I introduce these anecdotes to contrast with Brown's present situation, because she's not going down without a protracted fight. Greg Kehoe is not some piker litigant with a shingle hanging down some back alley, but a man with a resume beyond impressive.

The Brooklyn, New York-born legal eagle worked for the House Counsel on Foreign Affairs, the Justice Department and the Department of Defense, including high-profile assignments on the War Crimes Tribunal at The Hague in the Netherlands concerning Yugoslavia and the Croatian War of Independence. But he not only prosecuted those accused of war crimes, but sometimes defended accused war criminals.

And via Presidential Appointment, Kehoe worked for the DoD as head of the Regime Crimes Liaison group advising the Iraqi Special Tribunal, which was organized to prosecute former Iraqi dictator Saddam Hussein, along with other members of his regime.

But many of Kehoe's cases emerged with one thing in common—he often finished on the winning side. Therefore, you can see how the federal government will probably now face Brown and one of the world's top litigants, along with his extremely capable stable of experienced lawyers.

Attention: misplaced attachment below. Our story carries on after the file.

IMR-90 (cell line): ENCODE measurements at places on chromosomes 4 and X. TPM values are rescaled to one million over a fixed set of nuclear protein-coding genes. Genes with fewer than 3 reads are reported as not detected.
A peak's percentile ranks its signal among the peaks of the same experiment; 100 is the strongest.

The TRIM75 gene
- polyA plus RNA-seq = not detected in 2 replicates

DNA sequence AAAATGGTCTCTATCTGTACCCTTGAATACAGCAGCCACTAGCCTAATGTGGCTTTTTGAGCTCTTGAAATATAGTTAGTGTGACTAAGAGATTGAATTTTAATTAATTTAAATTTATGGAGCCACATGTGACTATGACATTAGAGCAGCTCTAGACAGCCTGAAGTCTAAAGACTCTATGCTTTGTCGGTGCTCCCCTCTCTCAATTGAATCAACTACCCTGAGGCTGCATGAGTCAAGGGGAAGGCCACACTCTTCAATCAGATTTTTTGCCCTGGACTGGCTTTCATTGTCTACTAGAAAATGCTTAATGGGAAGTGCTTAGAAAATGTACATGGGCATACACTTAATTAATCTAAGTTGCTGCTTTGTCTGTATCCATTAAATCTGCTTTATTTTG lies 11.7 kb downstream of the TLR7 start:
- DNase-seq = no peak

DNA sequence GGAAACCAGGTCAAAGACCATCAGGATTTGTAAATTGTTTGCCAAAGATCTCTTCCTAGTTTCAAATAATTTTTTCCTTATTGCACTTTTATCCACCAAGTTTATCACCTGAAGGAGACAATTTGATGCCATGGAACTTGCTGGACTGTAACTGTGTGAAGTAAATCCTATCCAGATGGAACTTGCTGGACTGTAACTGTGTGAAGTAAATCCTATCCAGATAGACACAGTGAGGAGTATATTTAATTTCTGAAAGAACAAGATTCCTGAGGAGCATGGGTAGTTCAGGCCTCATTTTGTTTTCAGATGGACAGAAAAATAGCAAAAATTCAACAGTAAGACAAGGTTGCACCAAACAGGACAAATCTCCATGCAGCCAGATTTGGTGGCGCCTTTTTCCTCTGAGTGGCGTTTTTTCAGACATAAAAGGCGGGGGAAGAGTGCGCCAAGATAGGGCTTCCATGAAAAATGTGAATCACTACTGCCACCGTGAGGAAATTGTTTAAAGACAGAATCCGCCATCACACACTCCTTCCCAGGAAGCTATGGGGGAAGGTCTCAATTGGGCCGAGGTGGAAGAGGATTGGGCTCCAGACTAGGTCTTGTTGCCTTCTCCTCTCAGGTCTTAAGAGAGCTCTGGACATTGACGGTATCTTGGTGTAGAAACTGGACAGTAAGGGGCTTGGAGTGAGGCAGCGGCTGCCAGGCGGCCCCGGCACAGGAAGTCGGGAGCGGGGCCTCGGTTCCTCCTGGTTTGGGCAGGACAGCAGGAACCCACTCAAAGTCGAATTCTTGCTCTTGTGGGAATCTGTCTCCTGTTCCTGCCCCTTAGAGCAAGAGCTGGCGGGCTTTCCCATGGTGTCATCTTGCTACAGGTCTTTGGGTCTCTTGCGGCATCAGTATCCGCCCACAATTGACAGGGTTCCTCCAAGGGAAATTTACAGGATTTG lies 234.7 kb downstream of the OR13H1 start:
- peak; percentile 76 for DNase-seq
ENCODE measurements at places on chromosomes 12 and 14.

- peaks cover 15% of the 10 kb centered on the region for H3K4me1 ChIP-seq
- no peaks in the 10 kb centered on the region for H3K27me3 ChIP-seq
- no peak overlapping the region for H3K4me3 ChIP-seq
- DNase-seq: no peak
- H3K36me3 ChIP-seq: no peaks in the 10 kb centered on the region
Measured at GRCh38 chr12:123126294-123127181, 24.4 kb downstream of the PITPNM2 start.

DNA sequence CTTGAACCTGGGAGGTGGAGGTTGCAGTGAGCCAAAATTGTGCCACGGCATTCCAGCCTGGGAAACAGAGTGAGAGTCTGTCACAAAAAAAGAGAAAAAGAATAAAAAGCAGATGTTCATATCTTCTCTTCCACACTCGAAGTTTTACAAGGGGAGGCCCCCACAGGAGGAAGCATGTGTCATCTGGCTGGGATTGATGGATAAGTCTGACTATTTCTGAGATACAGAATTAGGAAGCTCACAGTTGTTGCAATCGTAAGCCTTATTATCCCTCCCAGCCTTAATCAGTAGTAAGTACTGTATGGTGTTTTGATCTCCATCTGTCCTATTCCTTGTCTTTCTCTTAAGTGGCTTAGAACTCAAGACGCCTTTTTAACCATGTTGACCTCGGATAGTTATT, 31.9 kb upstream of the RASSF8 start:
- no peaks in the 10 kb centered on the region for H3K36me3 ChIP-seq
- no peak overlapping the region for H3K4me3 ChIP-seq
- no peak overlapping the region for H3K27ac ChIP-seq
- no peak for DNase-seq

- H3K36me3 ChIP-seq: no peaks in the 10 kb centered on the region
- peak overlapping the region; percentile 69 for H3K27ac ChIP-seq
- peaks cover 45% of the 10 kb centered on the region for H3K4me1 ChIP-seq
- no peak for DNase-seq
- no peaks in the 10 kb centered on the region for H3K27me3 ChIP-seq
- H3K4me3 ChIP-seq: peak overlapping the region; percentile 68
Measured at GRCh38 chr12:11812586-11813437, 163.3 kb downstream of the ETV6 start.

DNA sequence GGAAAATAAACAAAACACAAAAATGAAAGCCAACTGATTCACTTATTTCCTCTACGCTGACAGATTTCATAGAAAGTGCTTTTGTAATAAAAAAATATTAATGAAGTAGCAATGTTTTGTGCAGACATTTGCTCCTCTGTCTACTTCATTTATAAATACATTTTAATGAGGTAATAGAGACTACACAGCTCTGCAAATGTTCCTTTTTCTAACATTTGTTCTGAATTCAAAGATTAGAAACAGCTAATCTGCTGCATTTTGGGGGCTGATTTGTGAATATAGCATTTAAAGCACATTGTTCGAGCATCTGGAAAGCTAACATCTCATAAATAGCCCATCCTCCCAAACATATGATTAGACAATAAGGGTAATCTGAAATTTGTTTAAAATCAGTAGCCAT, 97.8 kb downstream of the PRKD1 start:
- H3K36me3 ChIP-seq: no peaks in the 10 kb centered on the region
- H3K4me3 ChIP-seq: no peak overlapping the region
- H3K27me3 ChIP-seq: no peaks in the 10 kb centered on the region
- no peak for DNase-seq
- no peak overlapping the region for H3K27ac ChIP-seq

A few days ago, I sensed the longtime Jacksonville politician would probably be incarcerated for a long stretch. Today I give her a 50 percent chance of emerging almost unscathed from all charges. But I surely would like to see the paper trail of who's paying for all this high-priced legal action. I'd hazard a guess that this debacle will primarily damage tax payers and private citizens.

Related Thursday Review articles:

Can Corrine Brown Survive This Political Storm?; Earl Perkins; Thursday Review; July 31, 2016.

Corrine Brown's Indictment; Earl Perkins; Thursday Review; July 23, 2016.